The criticism of some to prior studies was that it was possible higher doses were needed to impact T levels in younger resistance trained men. This study just out below found higher doses actually decreased testosterone! And the study was done on the appropriate population, resistance trained men, although they didn’t test the impact on TT and FT on strength or LBM as the prior study above did. The two studies combined however, do not paint a good picture for DAA in my view. This only lowers, my already low opinion of “T boosters” as a category of supplements…
Three and six grams supplementation of d-aspartic acid in resistance trained men
Geoffrey W Melville*, Jason C Siegler and Paul WM Marshall
Journal of the International Society of Sports Nutrition 2015, 12:15
Although abundant research has investigated the hormonal effects of d-aspartic acid in rat models, to date there is limited research on humans. Previous research has demonstrated increased total testosterone levels in sedentary men and no significant changes in hormonal levels in resistance trained men. It was hypothesised that a higher dosage may be required for experienced lifters, thus this study investigated the effects of two different dosages of d-aspartic acid on basal hormonal levels in resistance trained men and explored responsiveness to d-aspartic acid based on initial testosterone levels.
Twenty-four males, with a minimum of two years’ experience in resistance training, (age, 24.5 ± 3.2 y; training experience, 3.4 ± 1.4 y; height, 178.5 ± 6.5 cm; weight, 84.7 ± 7.2 kg; bench press 1-RM, 105.3 ± 15.2 kg) were randomised into one of three groups: 6 g.d−1 plain flour (D0); 3 g.d−1 of d-aspartic acid (D3); and 6 g.d−1 of d-aspartic acid (D6). Participants performed a two-week washout period, training four days per week. This continued through the experimental period (14 days), with participants consuming the supplement in the morning. Serum was analysed for levels of testosterone, estradiol, sex hormone binding globulin, albumin and free testosterone was determined by calculation.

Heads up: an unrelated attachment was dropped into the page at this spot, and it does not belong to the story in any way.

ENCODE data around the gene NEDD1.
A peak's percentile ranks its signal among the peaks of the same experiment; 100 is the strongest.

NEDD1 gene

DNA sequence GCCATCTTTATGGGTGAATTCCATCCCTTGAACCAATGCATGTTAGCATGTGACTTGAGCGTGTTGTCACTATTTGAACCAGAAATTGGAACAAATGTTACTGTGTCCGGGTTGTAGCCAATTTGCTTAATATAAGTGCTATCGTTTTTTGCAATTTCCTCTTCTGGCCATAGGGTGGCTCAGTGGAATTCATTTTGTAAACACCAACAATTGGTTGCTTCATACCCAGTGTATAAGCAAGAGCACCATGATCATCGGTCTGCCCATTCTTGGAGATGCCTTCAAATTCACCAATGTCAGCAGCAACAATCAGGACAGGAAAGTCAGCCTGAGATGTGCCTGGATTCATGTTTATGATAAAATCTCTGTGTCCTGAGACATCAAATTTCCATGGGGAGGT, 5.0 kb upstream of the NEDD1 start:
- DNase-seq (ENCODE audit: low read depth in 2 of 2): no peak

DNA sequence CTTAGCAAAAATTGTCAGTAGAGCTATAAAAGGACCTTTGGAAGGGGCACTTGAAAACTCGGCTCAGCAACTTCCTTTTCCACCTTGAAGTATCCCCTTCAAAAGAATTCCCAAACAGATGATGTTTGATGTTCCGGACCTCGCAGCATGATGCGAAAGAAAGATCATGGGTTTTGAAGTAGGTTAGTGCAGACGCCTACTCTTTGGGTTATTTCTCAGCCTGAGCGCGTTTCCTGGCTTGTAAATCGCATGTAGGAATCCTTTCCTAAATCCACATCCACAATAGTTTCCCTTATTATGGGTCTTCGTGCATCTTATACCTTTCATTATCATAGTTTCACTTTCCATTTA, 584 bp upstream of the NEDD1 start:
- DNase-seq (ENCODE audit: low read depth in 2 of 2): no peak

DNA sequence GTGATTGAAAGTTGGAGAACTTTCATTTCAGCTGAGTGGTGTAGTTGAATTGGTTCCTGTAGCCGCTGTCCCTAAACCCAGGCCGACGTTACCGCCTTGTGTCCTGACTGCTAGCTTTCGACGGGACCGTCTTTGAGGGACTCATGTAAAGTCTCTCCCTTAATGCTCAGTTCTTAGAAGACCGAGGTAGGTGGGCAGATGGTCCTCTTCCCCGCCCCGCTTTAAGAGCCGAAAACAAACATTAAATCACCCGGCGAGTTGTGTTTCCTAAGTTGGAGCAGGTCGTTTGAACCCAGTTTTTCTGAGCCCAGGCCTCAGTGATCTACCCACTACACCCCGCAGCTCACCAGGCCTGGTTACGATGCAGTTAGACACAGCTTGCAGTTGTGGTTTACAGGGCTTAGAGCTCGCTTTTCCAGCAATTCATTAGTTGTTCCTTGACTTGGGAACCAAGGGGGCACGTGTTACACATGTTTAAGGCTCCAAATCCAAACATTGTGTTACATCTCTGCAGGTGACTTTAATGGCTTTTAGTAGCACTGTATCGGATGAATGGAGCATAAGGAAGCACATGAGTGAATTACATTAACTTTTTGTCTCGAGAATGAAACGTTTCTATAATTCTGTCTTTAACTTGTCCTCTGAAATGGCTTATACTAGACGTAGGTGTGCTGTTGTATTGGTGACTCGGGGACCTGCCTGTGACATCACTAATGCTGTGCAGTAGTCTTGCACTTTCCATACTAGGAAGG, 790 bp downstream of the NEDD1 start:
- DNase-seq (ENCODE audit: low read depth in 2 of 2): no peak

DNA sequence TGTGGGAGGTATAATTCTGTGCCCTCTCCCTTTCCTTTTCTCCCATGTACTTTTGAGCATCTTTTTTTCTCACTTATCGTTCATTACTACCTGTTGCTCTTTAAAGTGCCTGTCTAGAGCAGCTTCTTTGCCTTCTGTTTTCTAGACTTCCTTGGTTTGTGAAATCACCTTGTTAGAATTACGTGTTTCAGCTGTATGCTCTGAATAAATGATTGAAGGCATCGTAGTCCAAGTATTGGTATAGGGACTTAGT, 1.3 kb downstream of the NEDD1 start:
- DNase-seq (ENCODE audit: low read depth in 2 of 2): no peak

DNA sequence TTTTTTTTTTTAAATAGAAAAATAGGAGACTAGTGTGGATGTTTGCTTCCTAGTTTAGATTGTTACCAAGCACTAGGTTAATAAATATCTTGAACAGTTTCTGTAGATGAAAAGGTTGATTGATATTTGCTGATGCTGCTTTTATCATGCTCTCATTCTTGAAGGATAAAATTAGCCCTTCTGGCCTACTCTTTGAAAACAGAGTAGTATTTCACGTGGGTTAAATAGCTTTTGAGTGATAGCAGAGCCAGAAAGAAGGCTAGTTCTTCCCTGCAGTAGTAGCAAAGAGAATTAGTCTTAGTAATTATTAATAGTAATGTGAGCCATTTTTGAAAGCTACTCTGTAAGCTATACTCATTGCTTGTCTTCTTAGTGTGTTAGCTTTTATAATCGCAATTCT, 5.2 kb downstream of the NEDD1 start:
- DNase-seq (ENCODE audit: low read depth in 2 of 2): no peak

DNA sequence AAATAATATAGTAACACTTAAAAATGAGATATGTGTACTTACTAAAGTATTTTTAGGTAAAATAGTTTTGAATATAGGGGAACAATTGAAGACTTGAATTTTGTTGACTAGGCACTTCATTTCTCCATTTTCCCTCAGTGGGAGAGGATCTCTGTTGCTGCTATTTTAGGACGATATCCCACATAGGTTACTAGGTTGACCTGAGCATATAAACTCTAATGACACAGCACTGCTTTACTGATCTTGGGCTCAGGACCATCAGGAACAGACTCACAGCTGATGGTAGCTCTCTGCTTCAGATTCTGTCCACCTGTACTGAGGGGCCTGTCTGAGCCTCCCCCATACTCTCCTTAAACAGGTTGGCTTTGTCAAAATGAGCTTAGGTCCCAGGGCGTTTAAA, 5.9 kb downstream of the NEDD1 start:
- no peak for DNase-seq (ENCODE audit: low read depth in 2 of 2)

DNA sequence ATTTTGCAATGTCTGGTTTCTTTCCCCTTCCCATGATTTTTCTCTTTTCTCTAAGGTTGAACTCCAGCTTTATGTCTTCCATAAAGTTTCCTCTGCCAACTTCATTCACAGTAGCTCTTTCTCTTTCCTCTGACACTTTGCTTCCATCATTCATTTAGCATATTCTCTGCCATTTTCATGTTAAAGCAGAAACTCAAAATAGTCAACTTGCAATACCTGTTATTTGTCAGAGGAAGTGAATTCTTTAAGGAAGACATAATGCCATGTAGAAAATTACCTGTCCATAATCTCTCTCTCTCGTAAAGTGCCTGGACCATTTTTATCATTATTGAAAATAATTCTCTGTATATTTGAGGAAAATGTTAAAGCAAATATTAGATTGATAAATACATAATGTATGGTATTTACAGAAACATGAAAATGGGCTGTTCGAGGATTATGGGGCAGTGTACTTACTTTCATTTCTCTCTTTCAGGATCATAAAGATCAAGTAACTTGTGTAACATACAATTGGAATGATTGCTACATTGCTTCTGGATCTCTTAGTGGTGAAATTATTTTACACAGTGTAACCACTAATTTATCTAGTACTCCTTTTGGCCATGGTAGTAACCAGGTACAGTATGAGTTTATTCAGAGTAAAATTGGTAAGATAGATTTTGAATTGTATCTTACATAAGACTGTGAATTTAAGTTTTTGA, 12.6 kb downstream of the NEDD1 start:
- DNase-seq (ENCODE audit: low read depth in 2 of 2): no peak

D-aspartic acid supplementation revealed no main effect for group in: estradiol; sex-hormone-binding-globulin; and albumin. Total testosterone was significantly reduced in D6 (P = 0.03). Analysis of free testosterone showed that D6 was significantly reduced as compared to D0 (P = 0.005), but not significantly different to D3. Analysis did not reveal any significant differences between D3 and D0. No significant correlation between initial total testosterone levels and responsiveness to d-aspartic acid was observed (r = 0.10, P = 0.70).
The present study demonstrated that a daily dose of six grams of d-aspartic acid decreased levels of total testosterone and free testosterone (D6), without any concurrent change in other hormones measured. Three grams of d-aspartic acid had no significant effect on either testosterone markers. It is currently unknown what effect this reduction in testosterone will have on strength and hypertrophy gains.
Full paper HERE
Whether you’re a health/fitness professional or just interested science minded health buff, you know finding objective, balanced, accurate information on health/fitness/nutrition/supplements is both difficult and time consuming. I know many rely on BrinkZone.com for their info, and I’ll be using the ERD as one resource for my information.
It’s a challenge even for yours truly to dig through piles of primary published studies, web sites I trust, and other resources, to distill complex information into useful info for readers, so anything that can help me with that job is a winner in my view.
I received a copy of the ERD and was both impressed with the quality of the content and the layout and graphics, but the process to publication. The ERD is not one person, or a few people sitting around deciding what topic to push to increase sales of some product, but has a legit peer review-like process of editors (some of whom I know personally) to fact check for accuracy and objectivity.*
The ERD distills the latest research for people “in the biz” like me (possibly alerting me to something I need to dig further into) or those looking for an accurate source to rely on as supplement to BrinkZone.com.
A resource that helps me save time, is well written, objective, accurate, puts things in the proper context, and involves a peer review process? I’m in. Highly recommended for anyone looking to save time and energy getting the latest info.
Get more info on the ERD HERE:
* = 5 researchers, 4 editors, and 7 reviewers.